Until you get to levels 5, 6 and 7, the Sermon on the Mount doesn’t make much sense.

Level Eight: I and the Father are one.

This stage is captured by St. Teresa’s declaration, “One knows God in oneself, and knows oneself in God.” All else is a passing ego possession, and I do not need to protect it, promote it or prove it, to anyone. This is a place of true freedom. The fig leaves from the Garden have finally been totally discarded because one has nothing to hide. A person who is living in this space is no longer governed by guilt and shame.

Level Nine: I am who I am, just me.
The stage seems to be a fuller living out of level eight. There is no need to appear to be anything but who I really am. Fully detached from self-image, living in God’s image of you–which includes and loves both the good and the bad. The serenity found in the saints. Totally non-duality. This person fully realizes the religion is a container that we humans need in order to approach the Mystery. The Mystery can never be contained by any religious container, but religion is valued as an avenue to open ourselves up to a very graceful and loving Mystery.

One thing I’ve realized as I’ve worked through Rohr’s stages intellectually is that, for me, things get really fuzzy with levels 4, 5, 6, and even 7, all of which reflect great unrest and darkness. It seems to me that Rohr offers 4 stages to lay out what James Fowler describes in one stage (Fowler’s stage 5).  What I think I’m seeing from my current vantage point, that of a privileged white male who is 58 years old, is that I’ve certainly sat in the pain of these dark stages, and grown from it. Still, I can see how I’ve routinely retreated back to the pseudo-enlightenment of stage 3 as a way of soothing my anxiety and regaining the illusion of solid ground. I’ve believe my Authentic Self has solidified to a place where I can parent my small self effectively, yet I can’t say I’ve really tasted the sort of freedom that Rohr tells us is available.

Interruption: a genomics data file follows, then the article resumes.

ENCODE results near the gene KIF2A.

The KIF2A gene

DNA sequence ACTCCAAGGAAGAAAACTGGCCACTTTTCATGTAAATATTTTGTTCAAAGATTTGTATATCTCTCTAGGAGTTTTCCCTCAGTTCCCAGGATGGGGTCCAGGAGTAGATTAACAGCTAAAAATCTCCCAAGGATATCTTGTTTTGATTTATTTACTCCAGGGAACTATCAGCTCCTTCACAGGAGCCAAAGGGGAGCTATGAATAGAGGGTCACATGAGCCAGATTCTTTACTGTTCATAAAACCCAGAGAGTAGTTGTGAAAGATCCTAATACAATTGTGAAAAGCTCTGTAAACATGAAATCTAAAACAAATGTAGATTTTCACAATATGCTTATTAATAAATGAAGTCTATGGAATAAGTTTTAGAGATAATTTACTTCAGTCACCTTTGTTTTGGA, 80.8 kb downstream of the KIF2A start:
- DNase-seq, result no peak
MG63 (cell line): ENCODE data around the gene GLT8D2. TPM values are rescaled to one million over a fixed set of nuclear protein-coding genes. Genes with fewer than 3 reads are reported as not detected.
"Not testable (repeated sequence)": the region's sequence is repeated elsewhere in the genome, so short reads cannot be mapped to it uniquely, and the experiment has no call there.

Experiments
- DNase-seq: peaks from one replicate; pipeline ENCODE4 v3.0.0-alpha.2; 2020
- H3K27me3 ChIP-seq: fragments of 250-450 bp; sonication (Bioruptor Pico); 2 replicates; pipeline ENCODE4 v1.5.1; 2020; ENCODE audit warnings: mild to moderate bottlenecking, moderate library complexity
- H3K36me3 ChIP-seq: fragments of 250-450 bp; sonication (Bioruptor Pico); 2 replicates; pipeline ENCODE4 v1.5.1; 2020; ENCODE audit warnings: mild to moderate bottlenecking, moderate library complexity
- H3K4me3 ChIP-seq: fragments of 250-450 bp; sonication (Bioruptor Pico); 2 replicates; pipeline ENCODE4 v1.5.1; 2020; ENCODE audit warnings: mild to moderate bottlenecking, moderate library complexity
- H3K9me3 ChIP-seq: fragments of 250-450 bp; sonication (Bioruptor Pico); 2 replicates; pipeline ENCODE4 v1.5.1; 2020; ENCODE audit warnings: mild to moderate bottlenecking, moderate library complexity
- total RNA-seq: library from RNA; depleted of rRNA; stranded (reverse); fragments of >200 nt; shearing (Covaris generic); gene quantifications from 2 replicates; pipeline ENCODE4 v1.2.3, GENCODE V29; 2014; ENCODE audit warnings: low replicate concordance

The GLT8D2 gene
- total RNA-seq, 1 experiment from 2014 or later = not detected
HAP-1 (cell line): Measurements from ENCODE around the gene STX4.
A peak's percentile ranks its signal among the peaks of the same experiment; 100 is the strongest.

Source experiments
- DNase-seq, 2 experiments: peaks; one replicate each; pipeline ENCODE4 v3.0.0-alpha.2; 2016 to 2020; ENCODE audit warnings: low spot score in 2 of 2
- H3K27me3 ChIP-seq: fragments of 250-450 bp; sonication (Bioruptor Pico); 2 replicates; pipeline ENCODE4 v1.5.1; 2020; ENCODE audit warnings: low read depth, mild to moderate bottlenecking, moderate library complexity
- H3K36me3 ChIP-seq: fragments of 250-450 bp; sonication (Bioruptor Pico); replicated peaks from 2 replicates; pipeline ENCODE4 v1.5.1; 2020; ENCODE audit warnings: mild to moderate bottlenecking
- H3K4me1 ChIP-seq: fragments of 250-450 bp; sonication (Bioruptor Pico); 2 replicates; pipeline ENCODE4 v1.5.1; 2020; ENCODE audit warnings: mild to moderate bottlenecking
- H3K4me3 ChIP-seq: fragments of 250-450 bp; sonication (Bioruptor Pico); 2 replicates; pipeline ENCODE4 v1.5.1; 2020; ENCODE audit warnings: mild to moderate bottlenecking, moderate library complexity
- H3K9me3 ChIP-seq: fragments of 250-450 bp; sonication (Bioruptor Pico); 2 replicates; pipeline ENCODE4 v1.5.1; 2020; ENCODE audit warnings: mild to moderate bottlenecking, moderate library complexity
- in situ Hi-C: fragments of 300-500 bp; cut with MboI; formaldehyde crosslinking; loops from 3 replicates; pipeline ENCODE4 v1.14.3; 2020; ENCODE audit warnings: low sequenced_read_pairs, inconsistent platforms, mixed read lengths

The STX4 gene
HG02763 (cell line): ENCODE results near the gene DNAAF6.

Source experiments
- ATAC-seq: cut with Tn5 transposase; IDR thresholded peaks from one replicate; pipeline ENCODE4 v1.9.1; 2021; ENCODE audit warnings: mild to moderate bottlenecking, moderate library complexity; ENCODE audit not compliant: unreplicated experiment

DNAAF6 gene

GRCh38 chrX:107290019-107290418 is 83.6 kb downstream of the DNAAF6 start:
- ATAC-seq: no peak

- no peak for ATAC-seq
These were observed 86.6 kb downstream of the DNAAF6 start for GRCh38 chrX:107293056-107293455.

I guess I’m saying that it sometimes seems ridiculous that I’m trying to teach this stuff!

Mature, Functional, and Superstitious Religion (St. Paul’s class starts January 12)

And the peace of God, which transcends all understanding, will guard your hearts and your minds in Christ Jesus — Philippians 4:7 (New International Version)

Why am I so anxious? This question chases me around, for at least a little while, every day. I was raised on hefty doses of Philippians 4:7. I’ve heard hundreds of sermons on the peace of Christ. I’ve taught Sunday School lessons on the peace of Christ. I love the communal response: “May the peace of Christ be with you.” “And also with you.” (And I’ve discovered it’s a nifty way to bring order to a room, if there’s enough current or former Episcopalians present!)

So, why am I so anxious? I think I know the answer, at least intellectually. It takes a life time for Julian of Norwich’s declaration to soak down into our bones: All shall be well, and all shall be well, and all manner of things shall be well. I’ve come to see how hard it is to settle into this faith while surrounded by a culture that measures success by production and consumption.

I’ve been teaching a class at St. Paul’s Episcopal Church (Waco, America) for the past three years. This Spring the group has asked me to help them wrestle with how we can take the next steps in taking faith into our worlds in concrete and practical ways. I’m considering a number of approaches to our study, and I’ll be starting with a consideration of the chart below. I’ve been playing with the concepts of mature, functional, and superstitious religion for years, and this chart is an attempt to capture my thoughts.